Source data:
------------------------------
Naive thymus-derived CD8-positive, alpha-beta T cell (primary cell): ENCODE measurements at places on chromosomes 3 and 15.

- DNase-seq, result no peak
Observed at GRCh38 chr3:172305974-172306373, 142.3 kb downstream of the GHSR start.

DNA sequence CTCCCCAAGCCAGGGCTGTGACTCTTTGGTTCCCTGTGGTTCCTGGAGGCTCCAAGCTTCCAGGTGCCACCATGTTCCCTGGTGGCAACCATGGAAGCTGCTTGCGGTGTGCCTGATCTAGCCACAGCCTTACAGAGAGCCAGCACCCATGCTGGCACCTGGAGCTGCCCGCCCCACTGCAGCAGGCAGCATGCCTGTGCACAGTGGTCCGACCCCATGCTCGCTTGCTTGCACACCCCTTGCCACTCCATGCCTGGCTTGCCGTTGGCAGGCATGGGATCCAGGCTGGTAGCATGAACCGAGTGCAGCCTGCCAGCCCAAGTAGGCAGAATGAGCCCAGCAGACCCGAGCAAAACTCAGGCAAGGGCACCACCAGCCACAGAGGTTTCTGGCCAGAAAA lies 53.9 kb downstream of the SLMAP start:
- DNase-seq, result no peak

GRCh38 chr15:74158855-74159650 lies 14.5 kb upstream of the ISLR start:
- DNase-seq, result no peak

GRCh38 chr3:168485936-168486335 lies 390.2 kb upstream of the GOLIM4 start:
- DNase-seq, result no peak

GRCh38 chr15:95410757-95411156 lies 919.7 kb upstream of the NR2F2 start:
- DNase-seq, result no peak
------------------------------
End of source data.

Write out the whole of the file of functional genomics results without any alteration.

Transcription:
Naive thymus-derived CD8-positive, alpha-beta T cell (primary cell): ENCODE measurements at places on chromosomes 3 and 15.

- DNase-seq, result no peak
Observed at GRCh38 chr3:172305974-172306373, 142.3 kb downstream of the GHSR start.

DNA sequence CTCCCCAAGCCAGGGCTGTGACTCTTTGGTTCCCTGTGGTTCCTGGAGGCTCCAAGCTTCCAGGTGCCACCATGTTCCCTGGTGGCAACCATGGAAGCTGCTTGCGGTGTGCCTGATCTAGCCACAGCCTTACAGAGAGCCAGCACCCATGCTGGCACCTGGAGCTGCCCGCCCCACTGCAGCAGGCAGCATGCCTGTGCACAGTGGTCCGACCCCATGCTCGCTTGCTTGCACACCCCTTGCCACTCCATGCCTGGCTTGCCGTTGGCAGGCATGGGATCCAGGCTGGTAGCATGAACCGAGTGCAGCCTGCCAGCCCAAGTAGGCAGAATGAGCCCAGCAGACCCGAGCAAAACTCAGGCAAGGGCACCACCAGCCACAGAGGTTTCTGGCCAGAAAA lies 53.9 kb downstream of the SLMAP start:
- DNase-seq, result no peak

GRCh38 chr15:74158855-74159650 lies 14.5 kb upstream of the ISLR start:
- DNase-seq, result no peak

GRCh38 chr3:168485936-168486335 lies 390.2 kb upstream of the GOLIM4 start:
- DNase-seq, result no peak

GRCh38 chr15:95410757-95411156 lies 919.7 kb upstream of the NR2F2 start:
- DNase-seq, result no peak